Internally, the compiler represents them as having the same access level as the
enclosing type.
.. _Protocols:
A protocol may have any access level less than or equal to the access levels
of the protocols it refines. That is, a ``private`` ExtendedWidget protocol can
refine a ``public`` Widget protocol, but not the other way around.
The access level of a requirement is the access level of the enclosing
protocol, even when the protocol is ``public``. Currently, requirements may not
be given a lower access level than the enclosing protocol.
Swift does not currently support private protocol conformances, so for runtime
consistency, the access level of the conformance of type T to protocol P is
equal to the minimum of T's access level and P's access level; that is, the
conformance is accessible whenever both T and P are accessible. This does not
change if the protocol is conformed to in an extension. (The access level of a
conformance is not currently reflected in the source, but is a useful concept
for applying restrictions consistently.)
All members used to satisfy a conformance must have an access level at least as
high as the conformance's. This ensures consistency between views of the type;
if any member has a *lower* access level than the conformance, then the member
could be accessed anyway through a generic function constrained by the protocol.
.. note::
This rule disallows an ``internal`` member of a protocol extension to satisfy
a ``public`` requirement for a ``public`` type. Removing this limitation is
not inherently unsafe, but (a) may be unexpected given the lack of explicit
reference to the member, and (b) results in references to non-public symbols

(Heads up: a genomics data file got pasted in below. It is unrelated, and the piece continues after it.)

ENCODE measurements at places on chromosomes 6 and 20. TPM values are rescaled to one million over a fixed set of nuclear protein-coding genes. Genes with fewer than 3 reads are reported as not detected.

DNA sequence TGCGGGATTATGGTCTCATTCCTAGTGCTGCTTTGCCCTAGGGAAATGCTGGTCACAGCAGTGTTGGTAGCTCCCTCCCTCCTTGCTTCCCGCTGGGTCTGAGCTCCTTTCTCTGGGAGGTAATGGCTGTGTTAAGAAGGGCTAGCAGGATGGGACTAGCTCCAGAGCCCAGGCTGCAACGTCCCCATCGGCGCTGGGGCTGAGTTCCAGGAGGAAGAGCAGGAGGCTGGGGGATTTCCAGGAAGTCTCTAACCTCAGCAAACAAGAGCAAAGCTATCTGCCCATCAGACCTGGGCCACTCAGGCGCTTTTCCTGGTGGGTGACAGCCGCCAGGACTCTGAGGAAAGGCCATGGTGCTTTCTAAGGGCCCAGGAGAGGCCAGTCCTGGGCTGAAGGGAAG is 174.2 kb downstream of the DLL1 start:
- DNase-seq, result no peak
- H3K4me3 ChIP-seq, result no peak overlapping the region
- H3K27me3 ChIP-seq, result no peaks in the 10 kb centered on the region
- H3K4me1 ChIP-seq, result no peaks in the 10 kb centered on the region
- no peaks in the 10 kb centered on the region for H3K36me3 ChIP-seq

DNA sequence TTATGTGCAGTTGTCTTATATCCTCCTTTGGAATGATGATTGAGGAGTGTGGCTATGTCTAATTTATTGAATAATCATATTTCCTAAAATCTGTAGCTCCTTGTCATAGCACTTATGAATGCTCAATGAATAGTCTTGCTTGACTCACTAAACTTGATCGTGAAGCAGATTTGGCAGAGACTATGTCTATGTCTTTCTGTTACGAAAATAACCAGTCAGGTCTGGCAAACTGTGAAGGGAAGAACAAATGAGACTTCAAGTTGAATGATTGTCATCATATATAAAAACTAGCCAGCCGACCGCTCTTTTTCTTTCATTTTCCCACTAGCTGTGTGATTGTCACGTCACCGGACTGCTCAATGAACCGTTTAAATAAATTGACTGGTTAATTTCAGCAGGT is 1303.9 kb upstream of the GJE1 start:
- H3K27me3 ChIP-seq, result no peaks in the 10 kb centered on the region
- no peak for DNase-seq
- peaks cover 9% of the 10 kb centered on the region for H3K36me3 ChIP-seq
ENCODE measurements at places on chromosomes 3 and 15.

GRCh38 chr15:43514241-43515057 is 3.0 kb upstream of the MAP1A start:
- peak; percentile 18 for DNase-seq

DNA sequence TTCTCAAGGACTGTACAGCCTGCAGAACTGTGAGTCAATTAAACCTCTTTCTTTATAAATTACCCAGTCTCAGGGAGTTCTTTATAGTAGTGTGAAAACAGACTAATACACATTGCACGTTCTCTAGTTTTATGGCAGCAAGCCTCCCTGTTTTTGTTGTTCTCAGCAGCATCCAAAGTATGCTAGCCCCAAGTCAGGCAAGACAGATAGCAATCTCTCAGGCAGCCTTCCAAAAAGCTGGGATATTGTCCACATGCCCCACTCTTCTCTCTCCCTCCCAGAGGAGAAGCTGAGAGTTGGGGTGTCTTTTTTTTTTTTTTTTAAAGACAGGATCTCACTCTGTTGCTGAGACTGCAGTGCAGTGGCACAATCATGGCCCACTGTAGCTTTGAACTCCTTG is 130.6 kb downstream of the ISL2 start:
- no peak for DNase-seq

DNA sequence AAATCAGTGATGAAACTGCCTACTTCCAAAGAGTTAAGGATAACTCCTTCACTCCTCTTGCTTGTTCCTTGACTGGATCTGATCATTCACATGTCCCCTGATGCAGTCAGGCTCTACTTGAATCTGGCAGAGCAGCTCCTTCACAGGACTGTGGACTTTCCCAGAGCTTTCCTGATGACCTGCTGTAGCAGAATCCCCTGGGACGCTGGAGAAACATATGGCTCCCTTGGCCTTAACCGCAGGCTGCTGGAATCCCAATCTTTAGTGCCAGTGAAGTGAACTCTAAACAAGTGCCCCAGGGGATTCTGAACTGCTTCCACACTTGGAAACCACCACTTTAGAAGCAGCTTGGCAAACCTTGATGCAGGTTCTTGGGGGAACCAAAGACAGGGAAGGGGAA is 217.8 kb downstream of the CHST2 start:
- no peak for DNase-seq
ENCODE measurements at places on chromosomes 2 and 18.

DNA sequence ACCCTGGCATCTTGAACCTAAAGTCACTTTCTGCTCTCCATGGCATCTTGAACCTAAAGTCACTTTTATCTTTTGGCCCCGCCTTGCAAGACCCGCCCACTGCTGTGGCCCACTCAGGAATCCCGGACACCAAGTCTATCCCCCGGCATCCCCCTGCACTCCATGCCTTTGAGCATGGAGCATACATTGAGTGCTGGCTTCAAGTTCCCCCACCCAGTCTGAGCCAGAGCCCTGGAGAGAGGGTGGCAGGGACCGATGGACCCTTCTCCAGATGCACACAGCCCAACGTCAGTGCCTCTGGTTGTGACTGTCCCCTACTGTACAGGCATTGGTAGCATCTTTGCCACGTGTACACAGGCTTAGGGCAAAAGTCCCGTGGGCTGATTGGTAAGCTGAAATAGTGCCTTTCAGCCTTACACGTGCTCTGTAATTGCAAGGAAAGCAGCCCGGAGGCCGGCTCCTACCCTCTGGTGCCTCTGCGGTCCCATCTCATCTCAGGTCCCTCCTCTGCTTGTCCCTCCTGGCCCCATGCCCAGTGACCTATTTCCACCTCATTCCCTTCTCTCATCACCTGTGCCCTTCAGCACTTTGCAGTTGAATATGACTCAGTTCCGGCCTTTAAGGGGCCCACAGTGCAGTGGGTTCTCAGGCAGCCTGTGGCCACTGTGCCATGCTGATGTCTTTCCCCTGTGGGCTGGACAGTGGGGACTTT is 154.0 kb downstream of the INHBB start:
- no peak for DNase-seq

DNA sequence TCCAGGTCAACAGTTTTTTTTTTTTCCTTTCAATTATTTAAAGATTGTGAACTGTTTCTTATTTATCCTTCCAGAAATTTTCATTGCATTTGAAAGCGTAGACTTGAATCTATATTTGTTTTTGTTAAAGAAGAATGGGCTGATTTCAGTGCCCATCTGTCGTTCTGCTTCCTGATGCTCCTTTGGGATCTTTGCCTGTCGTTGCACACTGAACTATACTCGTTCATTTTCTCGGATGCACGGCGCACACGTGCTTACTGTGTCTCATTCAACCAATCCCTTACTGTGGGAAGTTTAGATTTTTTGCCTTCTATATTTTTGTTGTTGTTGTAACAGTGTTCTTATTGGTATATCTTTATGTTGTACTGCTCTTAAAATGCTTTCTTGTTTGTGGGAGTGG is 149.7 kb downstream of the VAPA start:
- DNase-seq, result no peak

in the current representation.
A protocol may be used as a type whenever it is accessible. A nominal can
conform to a protocol whenever the protocol is accessible.
Structs, Enums, and Classes
A struct, enum, or class may be used as a type whenever it is accessible. A
struct, enum, or class may be extended whenever it is accessible.
A class may be subclassed whenever it is accessible. A class may have any
access level less than or equal to the access level of its superclass.
Members within constrained extensions must have access less than or equal to
the access level of the types used in the constraints.
An extension may be marked with an explicit access modifier (e.g. ``private
extension``), in which case the default access level of members within the
extension is changed to match. No member within such an extension may have
broader access than the new default.
Extensions with explicit access modifiers may not add new protocol
conformances, since Swift does not support private protocol conformances
(see :ref:`Protocols` above).
A type may conform to a protocol with lower access than the type itself.
A nominal type's access level is the same as the access level of the nominal
declaration itself. A generic type's access level is the minimum of the access
level of the base type and the access levels of all generic argument types.
A tuple type's access level is the minimum of the access levels of its
elements. A function type's access level is the minimum of the access levels of
its input and return types.
A typealias may have any access level up to the access level of the type it
aliases. That is, a ``private`` typealias can refer to a ``public`` type, but
not the other way around. This includes associated types used to satisfy
protocol conformances.
Runtime Guarantees
Non-``public`` members of a class or extension will not be seen by subclasses
or other extensions from outside the module. Therefore, members of a subclass
or extension will not conflict with or inadvertently be considered to override